'Death Race': Bad Max, By Kurt Loder

Jason Statham, born to be riled.

The most astonishing thing about "Death Race," a crash-bang action movie otherwise wholly free of astonishment, or even much passing interest, is the presence in its cast of Joan Allen. And apart from the fact that she's actually in this damn thing — togged out in exactly the sort of dark, tailored suits she wears in the "Bourne" movies — she is also called upon to utter the most baffling line in any recent film. I'm sure you can make it out through the scrim of dashes: "OK, co------ers, f--- with me, and we'll see who sh--s on the sidewalk." This from an actress who's been nominated for three Academy Awards.

If I tell you that "Death Race" was directed by genial schlock purveyor Paul W.S. Anderson, the man who cluttered the world with "AVP: Alien vs. Predator" and "Resident Evil," that may be all you need to know about this dismal flick. But let's press on anyway.

The movie is set in a hell-hole prison — it looks like a vast abandoned foundry — that houses (what else?) "the worst of the worst": murderers, rapists, personal-injury lawyers, what have you. And Allen's character, Hennessey, is the warden of this place — or as one lowlife puts it, watching her walking to work right through all the scumbags, "the baddest ass in the yard." She also presides over an event called Death Race, a sort of armored NASCAR tourney in which the fearsome autos are equipped with all manner of cannons, flamethrowers, even napalm, and driven by guys with handles like Machine Gun Joe (Tyrese Gibson, looking very 50 Cent) and the Grimm Reaper (Robert LaSardo).

Death Race is beamed out worldwide on the Internet; it's wildly popular, and Hennessey gets hot watching the site hits click up into the multimillions. There's a problem, though: Her reigning champion, a mysterious subhuman called Frankenstein, grievously banged-up in the last Death Race, has secretly died of his injuries. Fortunately, since Frankenstein always wore a scary metal mask and never spoke, he can easily be replaced — and Hennessey has just the man for that purpose: a real-world racing star named Jensen Ames (Jason Statham), who was framed for the murder of his wife and now resides in Hennessey's nightmarish lockup. Ames is persuaded to get behind the mask and is paired with a hot female "navigator" (don't ask) named Case (Natalie Martinez). Before you can say "cue mayhem," the Death Race is back underway.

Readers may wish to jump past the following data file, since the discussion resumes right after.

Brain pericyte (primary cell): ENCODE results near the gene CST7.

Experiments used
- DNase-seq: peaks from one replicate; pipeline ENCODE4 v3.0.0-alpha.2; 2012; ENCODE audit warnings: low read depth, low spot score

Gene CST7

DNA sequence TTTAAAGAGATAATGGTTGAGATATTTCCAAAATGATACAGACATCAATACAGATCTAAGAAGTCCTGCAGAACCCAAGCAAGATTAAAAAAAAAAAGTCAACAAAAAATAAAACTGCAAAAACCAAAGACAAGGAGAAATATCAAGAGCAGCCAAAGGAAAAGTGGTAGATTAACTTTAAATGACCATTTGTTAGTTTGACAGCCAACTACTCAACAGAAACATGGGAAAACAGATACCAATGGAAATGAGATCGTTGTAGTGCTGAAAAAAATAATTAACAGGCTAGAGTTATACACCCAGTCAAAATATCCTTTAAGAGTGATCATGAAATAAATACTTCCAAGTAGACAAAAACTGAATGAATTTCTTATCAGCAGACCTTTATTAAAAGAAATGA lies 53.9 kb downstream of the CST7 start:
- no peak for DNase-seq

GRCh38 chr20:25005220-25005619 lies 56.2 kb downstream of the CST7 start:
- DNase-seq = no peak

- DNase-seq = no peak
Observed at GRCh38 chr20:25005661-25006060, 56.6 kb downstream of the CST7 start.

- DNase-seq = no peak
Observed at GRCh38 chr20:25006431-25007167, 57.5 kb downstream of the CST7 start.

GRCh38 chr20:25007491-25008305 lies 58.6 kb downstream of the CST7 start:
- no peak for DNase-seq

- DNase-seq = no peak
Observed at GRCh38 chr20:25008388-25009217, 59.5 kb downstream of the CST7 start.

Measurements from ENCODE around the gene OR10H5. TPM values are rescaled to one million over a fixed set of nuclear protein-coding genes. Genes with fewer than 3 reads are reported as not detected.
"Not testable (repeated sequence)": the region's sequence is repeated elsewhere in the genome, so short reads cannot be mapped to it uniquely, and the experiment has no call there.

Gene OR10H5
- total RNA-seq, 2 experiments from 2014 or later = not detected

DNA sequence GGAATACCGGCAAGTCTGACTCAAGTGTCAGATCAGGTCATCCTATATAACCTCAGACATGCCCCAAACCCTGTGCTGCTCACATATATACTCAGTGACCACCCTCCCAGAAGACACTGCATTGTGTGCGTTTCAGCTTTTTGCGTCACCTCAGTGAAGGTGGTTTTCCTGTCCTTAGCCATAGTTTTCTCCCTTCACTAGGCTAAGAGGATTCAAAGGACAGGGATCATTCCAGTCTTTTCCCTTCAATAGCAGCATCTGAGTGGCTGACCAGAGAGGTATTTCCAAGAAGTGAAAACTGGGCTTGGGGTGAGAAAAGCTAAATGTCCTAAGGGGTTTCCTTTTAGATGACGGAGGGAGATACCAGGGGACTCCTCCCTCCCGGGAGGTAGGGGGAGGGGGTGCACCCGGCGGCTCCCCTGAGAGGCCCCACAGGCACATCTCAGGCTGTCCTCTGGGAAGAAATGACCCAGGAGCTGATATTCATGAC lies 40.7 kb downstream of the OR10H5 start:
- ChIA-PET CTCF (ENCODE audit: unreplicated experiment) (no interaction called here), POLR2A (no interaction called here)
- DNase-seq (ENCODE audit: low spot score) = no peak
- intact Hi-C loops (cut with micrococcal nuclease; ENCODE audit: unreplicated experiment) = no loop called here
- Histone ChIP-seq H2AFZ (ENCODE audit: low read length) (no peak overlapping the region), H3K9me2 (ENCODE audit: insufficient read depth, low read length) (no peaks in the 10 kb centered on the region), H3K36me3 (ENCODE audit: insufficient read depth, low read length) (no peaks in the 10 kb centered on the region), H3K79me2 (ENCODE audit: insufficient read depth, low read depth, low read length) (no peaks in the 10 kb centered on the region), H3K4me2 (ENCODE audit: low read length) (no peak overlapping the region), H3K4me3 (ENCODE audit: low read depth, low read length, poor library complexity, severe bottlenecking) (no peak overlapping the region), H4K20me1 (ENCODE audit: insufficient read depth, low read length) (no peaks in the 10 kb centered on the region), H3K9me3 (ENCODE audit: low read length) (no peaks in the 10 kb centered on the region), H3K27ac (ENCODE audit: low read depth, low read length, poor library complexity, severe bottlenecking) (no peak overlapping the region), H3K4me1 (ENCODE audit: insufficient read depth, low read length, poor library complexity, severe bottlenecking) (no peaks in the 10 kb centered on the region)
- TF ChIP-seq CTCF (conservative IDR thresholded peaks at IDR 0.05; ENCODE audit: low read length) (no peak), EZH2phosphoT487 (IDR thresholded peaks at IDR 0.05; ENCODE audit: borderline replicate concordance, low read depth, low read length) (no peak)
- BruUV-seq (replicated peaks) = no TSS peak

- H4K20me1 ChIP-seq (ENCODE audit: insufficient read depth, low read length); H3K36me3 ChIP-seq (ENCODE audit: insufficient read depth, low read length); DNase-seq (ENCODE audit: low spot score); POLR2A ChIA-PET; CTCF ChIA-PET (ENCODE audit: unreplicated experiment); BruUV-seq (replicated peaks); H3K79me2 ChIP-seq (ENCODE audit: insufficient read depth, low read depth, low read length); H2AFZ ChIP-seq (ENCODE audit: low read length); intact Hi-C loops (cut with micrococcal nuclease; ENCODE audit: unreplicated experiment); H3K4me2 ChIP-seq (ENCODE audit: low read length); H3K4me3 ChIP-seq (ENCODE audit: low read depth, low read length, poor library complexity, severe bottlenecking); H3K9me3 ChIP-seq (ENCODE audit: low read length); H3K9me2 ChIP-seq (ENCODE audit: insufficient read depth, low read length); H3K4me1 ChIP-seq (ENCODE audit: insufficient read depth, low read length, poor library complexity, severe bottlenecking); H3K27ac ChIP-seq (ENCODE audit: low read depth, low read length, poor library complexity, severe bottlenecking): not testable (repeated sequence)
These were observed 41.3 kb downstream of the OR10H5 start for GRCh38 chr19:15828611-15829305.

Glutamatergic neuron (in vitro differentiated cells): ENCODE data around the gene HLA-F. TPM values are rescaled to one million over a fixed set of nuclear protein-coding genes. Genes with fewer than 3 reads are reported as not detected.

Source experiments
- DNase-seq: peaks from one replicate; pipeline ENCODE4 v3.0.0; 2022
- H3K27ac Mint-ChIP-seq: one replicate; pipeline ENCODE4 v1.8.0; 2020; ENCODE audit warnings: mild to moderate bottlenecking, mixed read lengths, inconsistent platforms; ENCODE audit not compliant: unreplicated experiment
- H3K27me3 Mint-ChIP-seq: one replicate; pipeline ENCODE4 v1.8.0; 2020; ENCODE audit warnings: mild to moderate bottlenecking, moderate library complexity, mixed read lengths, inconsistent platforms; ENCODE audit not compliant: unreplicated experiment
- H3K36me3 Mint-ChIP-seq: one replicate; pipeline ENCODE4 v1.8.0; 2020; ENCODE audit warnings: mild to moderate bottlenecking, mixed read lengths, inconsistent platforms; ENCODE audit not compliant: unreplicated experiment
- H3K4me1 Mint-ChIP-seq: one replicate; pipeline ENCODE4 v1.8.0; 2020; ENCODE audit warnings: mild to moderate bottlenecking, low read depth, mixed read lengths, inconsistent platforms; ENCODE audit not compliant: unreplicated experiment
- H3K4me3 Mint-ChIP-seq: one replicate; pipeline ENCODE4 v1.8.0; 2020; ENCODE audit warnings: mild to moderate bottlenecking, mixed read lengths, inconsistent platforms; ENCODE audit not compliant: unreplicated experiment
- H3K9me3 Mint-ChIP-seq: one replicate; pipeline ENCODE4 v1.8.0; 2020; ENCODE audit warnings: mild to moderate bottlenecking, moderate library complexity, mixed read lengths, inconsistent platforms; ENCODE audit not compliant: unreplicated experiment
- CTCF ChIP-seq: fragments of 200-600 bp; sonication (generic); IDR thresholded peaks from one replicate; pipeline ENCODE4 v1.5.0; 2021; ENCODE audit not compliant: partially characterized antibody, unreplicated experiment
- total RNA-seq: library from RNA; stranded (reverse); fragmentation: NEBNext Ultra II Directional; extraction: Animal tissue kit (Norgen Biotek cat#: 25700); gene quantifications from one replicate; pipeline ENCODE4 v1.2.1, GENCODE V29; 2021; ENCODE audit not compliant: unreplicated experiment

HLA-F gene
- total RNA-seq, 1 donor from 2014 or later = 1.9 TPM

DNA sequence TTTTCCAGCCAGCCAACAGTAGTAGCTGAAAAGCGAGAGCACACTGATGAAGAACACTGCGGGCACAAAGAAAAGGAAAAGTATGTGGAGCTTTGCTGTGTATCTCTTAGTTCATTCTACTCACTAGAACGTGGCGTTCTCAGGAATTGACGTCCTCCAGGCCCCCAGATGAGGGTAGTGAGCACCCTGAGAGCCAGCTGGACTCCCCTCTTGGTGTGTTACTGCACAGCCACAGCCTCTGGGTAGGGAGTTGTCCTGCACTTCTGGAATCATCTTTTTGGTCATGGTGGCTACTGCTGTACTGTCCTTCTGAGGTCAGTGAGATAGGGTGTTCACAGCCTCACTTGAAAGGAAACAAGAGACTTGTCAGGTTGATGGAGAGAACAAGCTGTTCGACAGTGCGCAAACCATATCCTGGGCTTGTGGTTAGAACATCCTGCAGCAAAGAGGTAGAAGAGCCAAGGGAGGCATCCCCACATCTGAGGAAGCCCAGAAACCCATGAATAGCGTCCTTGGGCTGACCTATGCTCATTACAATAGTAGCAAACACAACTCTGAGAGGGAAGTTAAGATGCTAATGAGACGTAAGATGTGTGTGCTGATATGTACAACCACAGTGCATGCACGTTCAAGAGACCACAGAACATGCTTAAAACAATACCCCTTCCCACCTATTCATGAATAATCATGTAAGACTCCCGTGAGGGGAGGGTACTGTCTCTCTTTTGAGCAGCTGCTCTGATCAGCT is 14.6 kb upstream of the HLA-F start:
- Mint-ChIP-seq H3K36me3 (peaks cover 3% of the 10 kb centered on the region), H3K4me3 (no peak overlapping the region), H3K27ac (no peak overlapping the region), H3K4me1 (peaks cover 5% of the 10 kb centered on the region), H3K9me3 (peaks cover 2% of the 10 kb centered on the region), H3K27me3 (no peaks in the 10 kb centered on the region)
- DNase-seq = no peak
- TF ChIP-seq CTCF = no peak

Statham, the English Vin Diesel, does most of his acting with his brow muscles, which may over-qualify him for this picture. He glowers and broods, beats and gets beaten, while all around him tank-like hot rods go screaming through the bullet-filled air and buying the farm in billowing fireballs. Once upon a time, car chases were a highlight of any serious action movie (come back, George Miller!); here they are its entire substance, which will make "Death Race" a source of fascination mainly for those who've never seen one.

The movie is notionally based on that '70s grindhouse classic, "Death Race 2000," which starred David Carradine and the pre-"Rocky" Sylvester Stallone. But that film had elements of satire and gobbets of humor amid the carnage. "Death Race," with its leeched color, is grim and laughless, and Anderson pushes his stuttery cameras so close-in to the action that it's often a strain to discern what exactly is going on. Or, if it need be said, to care.

Check out everything we've got on "Death Race."

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Don't miss Kurt Loder's reviews of "The House Bunny," "The Rocker" and "Hamlet 2," also new in theaters this week.